What The Nevada Caucus Entrance Poll Results Can Tell Us, Because It's Looking Like A Tight Race

First things first, entrance poll numbers aren't always totally reliable. The numbers that you see come from very small sample sizes, and can change drastically as more information comes in. But with Saturday's Nevada caucus as close as it is, the entrance poll results are all we'll likely see for a while. Hillary Clinton and Bernie Sanders were almost in a deadlock heading into the caucus, and the information that we've got so far doesn't really cut a clear path for either of the candidates. Still, it gives us a few clues about what to look for as the official caucus results come in.

One of the most striking things is the surge of newcomers. According to ABC, two-thirds of the people that they polled were participating in the Nevada Democratic caucus for the first time, which could signal good news for Sanders. More good news for Sanders: 70 percent of the people polled identified as liberal or very liberal. Only 27 percent of the people polled identified as moderate, and 3 percent of people, who must have gotten lost, considered themselves conservatives. This is a huge departure from the 2008 caucus, in which Democratic and moderate voters turned out almost in equal measures. The strong liberal support and the surge of new participants could mean that the many people who showed up to the caucus are #FeelingtheBern.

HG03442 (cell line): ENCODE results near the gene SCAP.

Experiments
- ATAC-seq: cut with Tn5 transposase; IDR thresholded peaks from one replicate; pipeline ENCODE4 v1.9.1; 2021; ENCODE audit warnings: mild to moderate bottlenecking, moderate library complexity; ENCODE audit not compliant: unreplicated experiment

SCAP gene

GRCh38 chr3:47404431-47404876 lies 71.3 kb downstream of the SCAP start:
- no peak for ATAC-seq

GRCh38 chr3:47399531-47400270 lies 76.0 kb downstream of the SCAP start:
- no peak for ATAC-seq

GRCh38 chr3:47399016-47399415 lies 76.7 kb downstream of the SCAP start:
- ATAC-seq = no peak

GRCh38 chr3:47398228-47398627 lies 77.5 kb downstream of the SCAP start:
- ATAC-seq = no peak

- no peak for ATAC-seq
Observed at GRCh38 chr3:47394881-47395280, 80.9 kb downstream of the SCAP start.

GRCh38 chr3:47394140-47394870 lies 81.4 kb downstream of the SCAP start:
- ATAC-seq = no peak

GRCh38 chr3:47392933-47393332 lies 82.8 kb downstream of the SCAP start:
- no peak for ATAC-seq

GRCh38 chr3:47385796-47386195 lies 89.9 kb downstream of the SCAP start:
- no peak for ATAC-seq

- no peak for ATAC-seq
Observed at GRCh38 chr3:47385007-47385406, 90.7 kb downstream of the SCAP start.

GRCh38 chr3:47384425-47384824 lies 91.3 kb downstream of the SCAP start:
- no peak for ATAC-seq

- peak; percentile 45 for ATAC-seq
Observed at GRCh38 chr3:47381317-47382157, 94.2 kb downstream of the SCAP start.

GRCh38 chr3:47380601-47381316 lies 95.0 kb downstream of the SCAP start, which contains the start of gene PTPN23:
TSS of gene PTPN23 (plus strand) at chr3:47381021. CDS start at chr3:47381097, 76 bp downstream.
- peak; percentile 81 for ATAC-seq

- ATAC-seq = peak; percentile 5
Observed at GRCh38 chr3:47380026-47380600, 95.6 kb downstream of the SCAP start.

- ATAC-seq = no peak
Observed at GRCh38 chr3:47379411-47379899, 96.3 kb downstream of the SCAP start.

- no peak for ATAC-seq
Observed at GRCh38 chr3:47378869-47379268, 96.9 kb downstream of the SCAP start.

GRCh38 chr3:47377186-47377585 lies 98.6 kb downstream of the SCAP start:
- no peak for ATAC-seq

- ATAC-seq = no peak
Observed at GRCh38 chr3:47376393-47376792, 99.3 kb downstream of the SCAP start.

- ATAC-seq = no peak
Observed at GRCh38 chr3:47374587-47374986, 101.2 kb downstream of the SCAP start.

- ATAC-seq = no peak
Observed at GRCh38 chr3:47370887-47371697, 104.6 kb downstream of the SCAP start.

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Three-quarters of caucus goers under the age of 45, unsurprisingly, were Bernie supporters. Clinton has a handy lead among those 45 and older, however, and that represents nearly 70 percent of the people who turned out at the caucus. There is also a gender gap between the two candidates, with more men supporting Sanders and more women supporting Clinton (oh, I can already here the conservative pundits).

Nevada also has a significant minority turnout, the first in the Democratic primary and caucus schedule. Again, this is good news for Clinton, who tends to poll better among non-whites. Still, it's unclear at this point if that will hold true in Nevada. Clinton handily won the Latino voters in Nevada when she faced off against Obama in 2008.

Still, the numbers won't be completely convincing until the Clark County numbers come in. In 2008, 71 percent of the voters in Nevada came from there, so it tends to be a stronghold in terms of turnout. So far, it's looking good for Clinton in Clark County, but as with all things in this election it's still completely unpredictable.